As for the Opéra, served in dainty pieces, this was a divine after dinner morsel, an ultra-sophisticated version of the more rustic Italian Tiramisu.
The only remaining question is can a bunch of private equity investors really run a cake shop?
Dalloyau flagship store
101, rue du Faubourg St Honoré, 75008 Paris
00 33 (0)1 42 99 90 00
5, boulevard Beaumarchais, 75004 Paris
00 33 (0)1 48 87 89 88
September 22, 2009 § Leave a comment
My aunt’s 70th birthday bash on Saturday night was the raison d’être for my trip to Paris this weekend so I’d better say a few words about the main event. The party had been organised by Auntie Madge’s lovely group of friends who go under the name of the Golden Girls. They’d done her proud putting on a Wild West party (exactly why they chose this theme remains a mystery) complete with line dancing, a Clint Eastwood look-alike, friends and family from around the world, and of course lots of lovely things to eat and drink.
My own contribution was a couple of very simple salads put together from my purchases at Joël Thiébault’s beautiful market stall earlier that day (see previous post). People often try too hard when asked to prepare something for a party – there are too many stars of the show – stunning terrines, tarts, three-bird roasts and the like and not enough simple salads. I decided to put this right and threw together very quickly at my aunt’s apartment before the party a simple potato salad dressed with olive oil and white balsamic vinegar. What made it special was the purple potatoes I’d used plus generous quantities of herbs – chervil and chives. I also sliced up the motley bag of tomatoes I’d bought earlier, dressing them with olive oil, basil, salt and just a touch of lemon. I’m gratified to say that both salads disappeared pretty quickly.
Here is an attractive way of serving a dip with crudités for a party. That French sense of style just can’t be held back.
I mentioned that there were friends and family from all over the world. My cousins Pierre and Alain are married to Meryanti (Indonesian) and Yuko (Japanese) respectively. I have a great recipe for Beef Rendang from Mery (as she is usually known) which I will share one of these days. Yuko is a fabulous cook and I will certainly be asking for some of her recipes too.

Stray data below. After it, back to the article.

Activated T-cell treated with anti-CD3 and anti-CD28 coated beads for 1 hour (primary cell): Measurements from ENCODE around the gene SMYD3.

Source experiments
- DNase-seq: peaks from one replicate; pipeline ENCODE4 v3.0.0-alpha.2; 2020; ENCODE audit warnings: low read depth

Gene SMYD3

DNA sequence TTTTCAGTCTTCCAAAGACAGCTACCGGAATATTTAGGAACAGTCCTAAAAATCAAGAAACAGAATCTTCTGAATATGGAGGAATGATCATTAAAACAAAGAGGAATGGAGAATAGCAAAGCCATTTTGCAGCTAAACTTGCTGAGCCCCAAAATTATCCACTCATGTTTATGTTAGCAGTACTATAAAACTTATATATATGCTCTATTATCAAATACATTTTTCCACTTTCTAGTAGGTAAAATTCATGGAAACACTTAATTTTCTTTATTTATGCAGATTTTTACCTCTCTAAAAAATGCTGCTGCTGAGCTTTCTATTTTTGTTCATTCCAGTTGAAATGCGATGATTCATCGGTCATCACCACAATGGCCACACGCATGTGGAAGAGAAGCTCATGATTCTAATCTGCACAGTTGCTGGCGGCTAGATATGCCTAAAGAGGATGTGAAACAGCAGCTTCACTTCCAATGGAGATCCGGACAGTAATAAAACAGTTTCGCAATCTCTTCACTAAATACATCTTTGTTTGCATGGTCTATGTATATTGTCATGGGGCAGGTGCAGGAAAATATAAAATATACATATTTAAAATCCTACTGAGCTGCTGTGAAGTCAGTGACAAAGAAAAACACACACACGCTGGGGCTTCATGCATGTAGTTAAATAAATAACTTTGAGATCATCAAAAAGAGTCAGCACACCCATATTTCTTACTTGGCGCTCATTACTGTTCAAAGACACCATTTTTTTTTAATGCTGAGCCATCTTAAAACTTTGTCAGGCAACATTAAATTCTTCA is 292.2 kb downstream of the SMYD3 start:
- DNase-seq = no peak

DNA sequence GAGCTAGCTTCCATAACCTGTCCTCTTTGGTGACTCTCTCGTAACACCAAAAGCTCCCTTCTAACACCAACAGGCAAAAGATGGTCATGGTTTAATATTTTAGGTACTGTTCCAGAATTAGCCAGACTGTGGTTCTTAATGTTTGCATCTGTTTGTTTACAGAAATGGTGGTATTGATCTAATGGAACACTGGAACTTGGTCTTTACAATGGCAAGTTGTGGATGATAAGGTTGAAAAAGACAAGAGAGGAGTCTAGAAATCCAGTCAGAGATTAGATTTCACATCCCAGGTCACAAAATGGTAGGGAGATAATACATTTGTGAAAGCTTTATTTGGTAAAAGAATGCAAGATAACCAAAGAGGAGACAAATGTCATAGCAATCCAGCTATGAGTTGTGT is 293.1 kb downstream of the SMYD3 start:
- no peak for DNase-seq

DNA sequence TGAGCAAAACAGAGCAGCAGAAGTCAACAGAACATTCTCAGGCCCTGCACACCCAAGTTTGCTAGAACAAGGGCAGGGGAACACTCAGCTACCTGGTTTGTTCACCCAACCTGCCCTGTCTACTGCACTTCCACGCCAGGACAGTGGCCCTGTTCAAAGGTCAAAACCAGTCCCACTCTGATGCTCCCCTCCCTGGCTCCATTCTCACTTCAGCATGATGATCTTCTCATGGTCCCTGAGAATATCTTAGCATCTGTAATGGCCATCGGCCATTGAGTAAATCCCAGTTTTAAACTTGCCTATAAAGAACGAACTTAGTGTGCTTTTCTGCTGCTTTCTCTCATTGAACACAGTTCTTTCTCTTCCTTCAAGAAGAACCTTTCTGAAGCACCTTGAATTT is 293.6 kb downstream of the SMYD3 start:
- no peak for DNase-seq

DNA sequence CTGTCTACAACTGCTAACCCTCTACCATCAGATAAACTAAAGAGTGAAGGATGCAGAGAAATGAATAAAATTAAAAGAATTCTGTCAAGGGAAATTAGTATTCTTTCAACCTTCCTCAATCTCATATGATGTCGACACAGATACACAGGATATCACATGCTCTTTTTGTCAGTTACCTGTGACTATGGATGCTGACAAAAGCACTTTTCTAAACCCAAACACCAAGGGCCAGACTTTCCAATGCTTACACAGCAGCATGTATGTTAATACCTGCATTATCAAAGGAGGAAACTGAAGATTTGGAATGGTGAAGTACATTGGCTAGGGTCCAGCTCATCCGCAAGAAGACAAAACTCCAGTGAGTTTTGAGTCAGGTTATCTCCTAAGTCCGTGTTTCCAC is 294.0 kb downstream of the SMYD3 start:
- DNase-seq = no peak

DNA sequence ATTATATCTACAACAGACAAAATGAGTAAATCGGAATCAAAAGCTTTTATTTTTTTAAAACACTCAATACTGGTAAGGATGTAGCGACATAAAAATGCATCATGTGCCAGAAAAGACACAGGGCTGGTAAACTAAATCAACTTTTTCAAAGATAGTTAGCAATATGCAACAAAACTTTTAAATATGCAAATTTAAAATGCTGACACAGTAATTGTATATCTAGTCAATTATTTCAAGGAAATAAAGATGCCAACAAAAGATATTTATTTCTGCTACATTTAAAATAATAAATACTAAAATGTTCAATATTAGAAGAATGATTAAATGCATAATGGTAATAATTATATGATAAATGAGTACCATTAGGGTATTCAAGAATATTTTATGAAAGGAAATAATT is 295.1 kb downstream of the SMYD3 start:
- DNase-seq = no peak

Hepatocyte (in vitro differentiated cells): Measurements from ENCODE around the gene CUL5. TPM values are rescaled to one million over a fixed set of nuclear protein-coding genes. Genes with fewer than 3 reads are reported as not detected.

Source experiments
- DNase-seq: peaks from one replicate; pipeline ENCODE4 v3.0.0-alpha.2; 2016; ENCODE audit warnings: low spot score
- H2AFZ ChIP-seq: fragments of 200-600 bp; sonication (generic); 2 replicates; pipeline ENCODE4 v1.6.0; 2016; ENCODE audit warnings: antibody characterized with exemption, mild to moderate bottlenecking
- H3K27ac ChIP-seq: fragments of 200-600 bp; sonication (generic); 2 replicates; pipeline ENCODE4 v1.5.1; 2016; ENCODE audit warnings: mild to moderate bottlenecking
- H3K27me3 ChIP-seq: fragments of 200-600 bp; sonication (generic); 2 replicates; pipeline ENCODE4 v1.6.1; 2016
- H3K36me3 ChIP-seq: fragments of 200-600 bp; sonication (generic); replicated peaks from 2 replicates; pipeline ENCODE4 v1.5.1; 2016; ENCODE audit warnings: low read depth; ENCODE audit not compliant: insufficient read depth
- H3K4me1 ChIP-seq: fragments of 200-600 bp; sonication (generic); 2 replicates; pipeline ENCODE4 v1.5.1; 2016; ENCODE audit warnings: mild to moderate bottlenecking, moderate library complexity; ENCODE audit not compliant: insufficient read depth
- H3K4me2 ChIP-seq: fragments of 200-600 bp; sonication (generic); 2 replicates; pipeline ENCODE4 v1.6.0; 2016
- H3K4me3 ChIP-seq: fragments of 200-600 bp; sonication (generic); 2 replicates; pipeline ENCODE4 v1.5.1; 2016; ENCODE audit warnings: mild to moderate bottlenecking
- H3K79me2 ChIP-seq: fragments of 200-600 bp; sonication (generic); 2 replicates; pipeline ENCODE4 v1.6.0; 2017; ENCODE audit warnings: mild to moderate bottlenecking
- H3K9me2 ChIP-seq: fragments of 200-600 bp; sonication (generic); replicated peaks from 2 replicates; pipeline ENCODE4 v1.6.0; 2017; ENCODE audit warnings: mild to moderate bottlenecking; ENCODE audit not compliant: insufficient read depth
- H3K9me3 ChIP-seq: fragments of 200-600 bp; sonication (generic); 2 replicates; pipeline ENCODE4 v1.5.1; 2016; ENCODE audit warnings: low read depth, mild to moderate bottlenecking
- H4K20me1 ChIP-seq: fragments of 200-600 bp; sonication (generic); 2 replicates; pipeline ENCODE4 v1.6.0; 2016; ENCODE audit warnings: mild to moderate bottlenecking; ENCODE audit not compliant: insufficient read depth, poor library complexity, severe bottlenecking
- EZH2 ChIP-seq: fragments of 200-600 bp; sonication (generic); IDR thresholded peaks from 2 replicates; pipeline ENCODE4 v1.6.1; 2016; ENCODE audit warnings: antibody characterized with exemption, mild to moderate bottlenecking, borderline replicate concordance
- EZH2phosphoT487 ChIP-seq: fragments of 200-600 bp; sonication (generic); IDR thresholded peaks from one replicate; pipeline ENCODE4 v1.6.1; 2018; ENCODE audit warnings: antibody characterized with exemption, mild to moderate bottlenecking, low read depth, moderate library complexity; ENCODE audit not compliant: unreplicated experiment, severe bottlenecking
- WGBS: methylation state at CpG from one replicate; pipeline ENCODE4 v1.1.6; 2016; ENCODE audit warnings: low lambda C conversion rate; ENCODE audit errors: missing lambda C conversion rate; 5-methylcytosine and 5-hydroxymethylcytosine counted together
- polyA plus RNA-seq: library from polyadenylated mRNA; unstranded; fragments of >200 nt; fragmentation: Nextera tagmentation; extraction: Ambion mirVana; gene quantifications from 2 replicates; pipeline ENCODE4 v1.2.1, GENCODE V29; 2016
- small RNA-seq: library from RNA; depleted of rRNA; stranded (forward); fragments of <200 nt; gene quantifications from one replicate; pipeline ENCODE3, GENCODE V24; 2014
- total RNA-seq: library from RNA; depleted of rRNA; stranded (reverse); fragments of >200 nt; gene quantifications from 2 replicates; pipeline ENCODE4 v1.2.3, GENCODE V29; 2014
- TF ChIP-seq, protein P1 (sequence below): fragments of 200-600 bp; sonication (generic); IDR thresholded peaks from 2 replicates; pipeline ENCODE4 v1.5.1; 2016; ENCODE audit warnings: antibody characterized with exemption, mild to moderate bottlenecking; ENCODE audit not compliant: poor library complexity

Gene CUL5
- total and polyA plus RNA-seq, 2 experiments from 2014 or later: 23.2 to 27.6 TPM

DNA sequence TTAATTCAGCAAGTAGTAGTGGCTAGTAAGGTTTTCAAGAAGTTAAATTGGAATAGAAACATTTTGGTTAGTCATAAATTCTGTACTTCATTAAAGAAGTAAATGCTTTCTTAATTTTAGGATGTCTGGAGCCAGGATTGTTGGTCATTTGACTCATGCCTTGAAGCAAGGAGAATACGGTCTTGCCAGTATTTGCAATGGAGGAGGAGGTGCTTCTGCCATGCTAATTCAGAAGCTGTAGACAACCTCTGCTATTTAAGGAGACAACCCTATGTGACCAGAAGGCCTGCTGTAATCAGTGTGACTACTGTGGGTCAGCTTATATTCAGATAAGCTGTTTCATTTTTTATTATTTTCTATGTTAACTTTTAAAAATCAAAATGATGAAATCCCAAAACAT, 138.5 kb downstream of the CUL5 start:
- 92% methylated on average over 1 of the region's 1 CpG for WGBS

Yuko had pushed the boat out for the party and had come with a tray of what the French call verrines. I was horrified at first thinking this might be something to do with earthworms. The root of the word is verre – glass, not ver – earthworm and it turns out that verrines are dinky little shot-type glasses of filled with artfully constructed layers of delicious things to eat. Yuko is both practical as well as talented so her verrines were in fact made of disposable plastic (plasticines perhaps?). She’d filled them with layers of chopped prawns, fromage frais mixed with herbs and diced tomato.
It transpires that verrines are all the rage in France. There are whole books, devoted to them and they can inspire flights of fancy leading to obsession. Just have a look here for starters:
and if that appeals, try this:
Enough of this aside on verrines. Not sure if they’ll catch on in the UK but if they do remember you read it first here!
My cousin’s wives Mery and Yuko really are from the far east (as opposed to Wild West) but stealing the show was second cousin Arthur who has reinvented himself as a Buddhist monk and now goes under the name Topgyal. The purple and saffron robes certainly look good at a party.
Sadly my sister Jane couldn’t make it over for the weekend but it was good to have the chance to catch up with my dad. Here we are both in matching cowboy check shirts, the cheat’s answer to fancy dress.
That’s the last of my Parisian posts – back home on Eurostar now with lots of new food ideas.
September 21, 2009 § Leave a comment
During my food-leaning weekend in Paris, I decided that I needed to burn a few calories as well as ingest them. My solution was to take an early morning run from my hotel in the Rue d’Arras on the Left Bank along the Seine then down through the Jardins de Luxembourg and back again through St Germain. This would make a pleasant change from my usual running route back home in Manchester when I swap the Seine for the Bridgewater canal and the Left Bank for Moss Side.